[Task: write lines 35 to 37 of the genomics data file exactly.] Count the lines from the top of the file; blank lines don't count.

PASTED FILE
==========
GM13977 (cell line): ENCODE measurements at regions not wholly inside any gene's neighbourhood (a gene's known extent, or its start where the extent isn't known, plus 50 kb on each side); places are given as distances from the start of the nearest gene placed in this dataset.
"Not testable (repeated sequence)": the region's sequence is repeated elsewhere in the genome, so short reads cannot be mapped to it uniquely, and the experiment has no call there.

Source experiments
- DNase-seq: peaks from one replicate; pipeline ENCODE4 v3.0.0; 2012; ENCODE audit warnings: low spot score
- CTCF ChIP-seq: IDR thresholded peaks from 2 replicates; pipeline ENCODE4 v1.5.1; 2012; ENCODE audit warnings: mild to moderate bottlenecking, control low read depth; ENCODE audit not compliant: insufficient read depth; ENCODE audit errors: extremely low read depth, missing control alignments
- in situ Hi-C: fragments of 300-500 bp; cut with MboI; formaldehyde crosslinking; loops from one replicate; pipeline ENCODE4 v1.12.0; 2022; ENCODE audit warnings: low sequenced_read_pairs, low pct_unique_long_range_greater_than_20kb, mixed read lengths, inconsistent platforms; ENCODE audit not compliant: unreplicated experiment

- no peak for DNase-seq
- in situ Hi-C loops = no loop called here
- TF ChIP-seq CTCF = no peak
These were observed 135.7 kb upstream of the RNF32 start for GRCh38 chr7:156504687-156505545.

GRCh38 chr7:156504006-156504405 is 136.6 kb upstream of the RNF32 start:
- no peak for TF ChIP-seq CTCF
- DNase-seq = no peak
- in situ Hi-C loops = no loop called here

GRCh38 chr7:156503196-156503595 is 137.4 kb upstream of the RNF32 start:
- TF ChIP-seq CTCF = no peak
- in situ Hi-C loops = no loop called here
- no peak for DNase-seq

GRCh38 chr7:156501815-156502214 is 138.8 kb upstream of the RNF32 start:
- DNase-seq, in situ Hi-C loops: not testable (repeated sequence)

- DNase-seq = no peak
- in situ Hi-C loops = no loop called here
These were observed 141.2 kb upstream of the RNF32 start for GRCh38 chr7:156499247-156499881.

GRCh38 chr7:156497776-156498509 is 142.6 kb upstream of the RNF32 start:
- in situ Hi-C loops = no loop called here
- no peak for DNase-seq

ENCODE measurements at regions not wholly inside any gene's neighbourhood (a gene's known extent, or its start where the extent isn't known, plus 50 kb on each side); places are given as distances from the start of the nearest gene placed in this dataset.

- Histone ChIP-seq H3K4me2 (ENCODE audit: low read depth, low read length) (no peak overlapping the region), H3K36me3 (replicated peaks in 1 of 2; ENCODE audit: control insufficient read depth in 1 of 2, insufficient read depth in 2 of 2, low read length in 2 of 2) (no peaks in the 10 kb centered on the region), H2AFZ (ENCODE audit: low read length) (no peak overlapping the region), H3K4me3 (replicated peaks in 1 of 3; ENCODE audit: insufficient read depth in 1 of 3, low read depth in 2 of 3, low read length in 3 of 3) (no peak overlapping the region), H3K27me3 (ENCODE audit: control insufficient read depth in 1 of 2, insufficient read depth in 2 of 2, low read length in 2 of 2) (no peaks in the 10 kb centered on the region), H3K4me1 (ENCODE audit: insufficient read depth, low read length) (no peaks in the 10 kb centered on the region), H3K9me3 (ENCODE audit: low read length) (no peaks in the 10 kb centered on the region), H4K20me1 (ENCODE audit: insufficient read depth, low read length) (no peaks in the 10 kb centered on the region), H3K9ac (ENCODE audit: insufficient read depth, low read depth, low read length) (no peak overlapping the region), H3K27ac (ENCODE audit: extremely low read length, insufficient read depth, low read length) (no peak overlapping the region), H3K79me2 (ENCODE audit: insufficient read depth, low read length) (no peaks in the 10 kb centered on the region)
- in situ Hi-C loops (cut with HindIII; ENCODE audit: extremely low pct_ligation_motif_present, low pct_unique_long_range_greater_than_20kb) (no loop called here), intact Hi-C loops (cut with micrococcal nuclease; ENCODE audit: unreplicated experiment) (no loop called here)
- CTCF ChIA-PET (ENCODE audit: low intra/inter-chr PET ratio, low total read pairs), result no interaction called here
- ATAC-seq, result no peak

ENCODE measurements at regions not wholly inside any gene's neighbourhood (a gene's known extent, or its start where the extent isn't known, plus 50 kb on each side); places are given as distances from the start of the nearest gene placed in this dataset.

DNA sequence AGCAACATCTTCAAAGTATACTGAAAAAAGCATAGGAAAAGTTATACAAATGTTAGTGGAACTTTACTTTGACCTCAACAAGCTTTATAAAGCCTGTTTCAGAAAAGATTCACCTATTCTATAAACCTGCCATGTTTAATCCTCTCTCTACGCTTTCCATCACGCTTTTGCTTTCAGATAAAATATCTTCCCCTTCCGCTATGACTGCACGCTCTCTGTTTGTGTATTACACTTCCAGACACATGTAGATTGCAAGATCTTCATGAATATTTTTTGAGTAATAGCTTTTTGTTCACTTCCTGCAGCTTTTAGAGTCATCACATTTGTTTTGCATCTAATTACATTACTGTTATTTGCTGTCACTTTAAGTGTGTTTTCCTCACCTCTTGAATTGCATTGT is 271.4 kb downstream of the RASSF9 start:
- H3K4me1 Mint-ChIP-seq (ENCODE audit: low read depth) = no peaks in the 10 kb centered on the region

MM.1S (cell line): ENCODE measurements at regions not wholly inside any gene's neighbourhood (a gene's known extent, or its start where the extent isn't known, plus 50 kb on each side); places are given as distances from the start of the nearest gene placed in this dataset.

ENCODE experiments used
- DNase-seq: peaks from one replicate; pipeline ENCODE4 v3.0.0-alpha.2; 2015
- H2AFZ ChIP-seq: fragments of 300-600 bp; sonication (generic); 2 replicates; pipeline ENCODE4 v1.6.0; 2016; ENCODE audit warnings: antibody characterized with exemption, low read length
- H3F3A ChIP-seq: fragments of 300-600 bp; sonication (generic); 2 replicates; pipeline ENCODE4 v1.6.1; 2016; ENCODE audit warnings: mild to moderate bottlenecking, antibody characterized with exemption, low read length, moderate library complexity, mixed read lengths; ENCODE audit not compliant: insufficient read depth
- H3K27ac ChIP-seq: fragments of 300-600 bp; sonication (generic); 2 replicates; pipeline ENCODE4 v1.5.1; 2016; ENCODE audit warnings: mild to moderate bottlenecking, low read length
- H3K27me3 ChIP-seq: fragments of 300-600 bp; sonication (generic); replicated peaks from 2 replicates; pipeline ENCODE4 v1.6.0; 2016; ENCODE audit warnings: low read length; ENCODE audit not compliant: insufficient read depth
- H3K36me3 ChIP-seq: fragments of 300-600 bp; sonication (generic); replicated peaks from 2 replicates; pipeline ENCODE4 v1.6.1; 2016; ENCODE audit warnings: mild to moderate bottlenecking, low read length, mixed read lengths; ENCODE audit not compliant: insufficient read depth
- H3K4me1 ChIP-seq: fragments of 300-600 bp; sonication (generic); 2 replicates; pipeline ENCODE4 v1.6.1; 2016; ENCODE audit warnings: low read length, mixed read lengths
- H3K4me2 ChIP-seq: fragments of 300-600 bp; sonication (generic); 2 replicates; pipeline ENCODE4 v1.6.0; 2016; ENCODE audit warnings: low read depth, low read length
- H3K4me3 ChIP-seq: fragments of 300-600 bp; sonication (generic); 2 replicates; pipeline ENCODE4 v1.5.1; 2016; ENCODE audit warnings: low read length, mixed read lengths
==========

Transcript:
MM.1S (cell line): ENCODE measurements at regions not wholly inside any gene's neighbourhood (a gene's known extent, or its start where the extent isn't known, plus 50 kb on each side); places are given as distances from the start of the nearest gene placed in this dataset.

ENCODE experiments used
- DNase-seq: peaks from one replicate; pipeline ENCODE4 v3.0.0-alpha.2; 2015